Ottawa creates new fund for big science

Big science projects in Canada—such as the VENUS and NEPTUNE Canada ocean observatories—now have a clear pathway to stable, predictable and long-term operating funding.

Last month, Industry Canada announced the creation of a new Major Science Initiatives (MSI) program within the Canada Foundation for Innovation (CFI). The $185-million fund will provide up to five years of operating funding support to a select number of big science facilities across the country.

The new program is recognition by the federal government that large-scale research facilities provide a platform for researchers across Canada and around the world to work with the most advanced technology and equipment.

Other big science facilities in Canada include the Sudbury Neutrino Observatory in Ontario, the Amundsen research icebreaker, and two facilities at the University of Saskatchewan—the Canadian Light Source synchrotron and the International Vaccine Centre.

Creation of the new MSI program is in large part due to the efforts of University of Saskatchewan President Peter MacKinnon and University of Victoria President David Turpin, who persistently made the case in Ottawa that long-term funding for big science is essential for Canada to achieve its national and international science and technology objectives.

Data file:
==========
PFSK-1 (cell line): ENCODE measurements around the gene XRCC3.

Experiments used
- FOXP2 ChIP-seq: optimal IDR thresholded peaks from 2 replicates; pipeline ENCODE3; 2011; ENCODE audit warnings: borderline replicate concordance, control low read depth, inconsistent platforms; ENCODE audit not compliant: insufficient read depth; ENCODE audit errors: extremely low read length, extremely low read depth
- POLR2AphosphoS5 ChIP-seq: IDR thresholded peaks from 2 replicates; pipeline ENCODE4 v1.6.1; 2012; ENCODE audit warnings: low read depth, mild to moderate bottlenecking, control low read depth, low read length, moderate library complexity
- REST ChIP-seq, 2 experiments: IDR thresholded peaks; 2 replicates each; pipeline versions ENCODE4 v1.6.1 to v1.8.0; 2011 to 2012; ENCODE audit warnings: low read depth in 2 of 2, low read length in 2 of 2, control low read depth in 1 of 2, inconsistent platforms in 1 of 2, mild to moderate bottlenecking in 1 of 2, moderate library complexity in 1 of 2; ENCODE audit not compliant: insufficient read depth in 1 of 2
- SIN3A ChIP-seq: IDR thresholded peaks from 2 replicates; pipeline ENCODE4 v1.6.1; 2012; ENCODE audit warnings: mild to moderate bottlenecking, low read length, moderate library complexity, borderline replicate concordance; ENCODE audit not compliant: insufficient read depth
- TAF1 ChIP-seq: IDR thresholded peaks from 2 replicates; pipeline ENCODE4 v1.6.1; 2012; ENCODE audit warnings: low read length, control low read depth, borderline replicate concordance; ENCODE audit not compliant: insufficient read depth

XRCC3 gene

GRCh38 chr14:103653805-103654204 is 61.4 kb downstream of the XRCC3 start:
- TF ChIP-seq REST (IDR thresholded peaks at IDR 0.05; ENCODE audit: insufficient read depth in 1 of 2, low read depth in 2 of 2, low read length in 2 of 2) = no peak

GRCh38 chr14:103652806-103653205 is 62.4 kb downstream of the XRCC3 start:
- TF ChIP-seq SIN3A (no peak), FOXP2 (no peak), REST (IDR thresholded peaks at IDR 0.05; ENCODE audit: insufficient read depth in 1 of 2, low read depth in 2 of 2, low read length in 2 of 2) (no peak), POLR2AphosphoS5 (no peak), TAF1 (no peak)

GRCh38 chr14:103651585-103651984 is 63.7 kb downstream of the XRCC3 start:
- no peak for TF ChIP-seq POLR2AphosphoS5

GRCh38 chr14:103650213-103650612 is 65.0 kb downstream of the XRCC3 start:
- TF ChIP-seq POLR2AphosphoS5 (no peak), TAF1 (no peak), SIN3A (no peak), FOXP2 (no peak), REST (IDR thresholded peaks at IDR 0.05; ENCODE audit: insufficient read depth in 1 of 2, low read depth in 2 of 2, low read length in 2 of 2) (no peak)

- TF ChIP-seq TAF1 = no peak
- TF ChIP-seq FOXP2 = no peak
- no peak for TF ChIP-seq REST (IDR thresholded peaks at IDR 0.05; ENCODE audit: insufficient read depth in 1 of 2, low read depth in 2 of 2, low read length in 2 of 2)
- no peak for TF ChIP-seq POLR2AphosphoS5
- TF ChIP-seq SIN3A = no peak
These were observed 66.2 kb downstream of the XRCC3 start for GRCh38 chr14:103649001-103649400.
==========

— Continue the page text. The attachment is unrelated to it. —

"This new program is a very important step in providing stable, long-term funding for projects that are so vitally important to the advancement of science, training of the next generation of scientists and Canada's global competitiveness," says MacKinnon. "We look forward to working with CFI on the further development of this program in the coming months."

"We're delighted with this decision," says Turpin. "By providing ongoing support for the operation of major science initiatives in which our country has invested, Ottawa is demonstrating a commitment to sustaining Canada's world leadership in specialized areas of science and technology.

"While the details of the program haven't yet been released, we believe that NEPTUNE and VENUS should fit the criteria and be highly competitive for funds," adds Turpin.

As is customary for CFI, funding support will provide, on average, 40 per cent of the total operating costs of qualifying facilities. Additional support will come from other governments and organizations involved with the facilities.

CFI will consult with stakeholders over the next few months before announcing a formal funding competition in 2011.

The world-leading VENUS and NEPTUNE Canada ocean observatories, developed and managed by Ocean Networks Canada for the University of Victoria, use innovative engineering, data communication and sensor technologies to gather continuous real-time data and images from the ocean depths.

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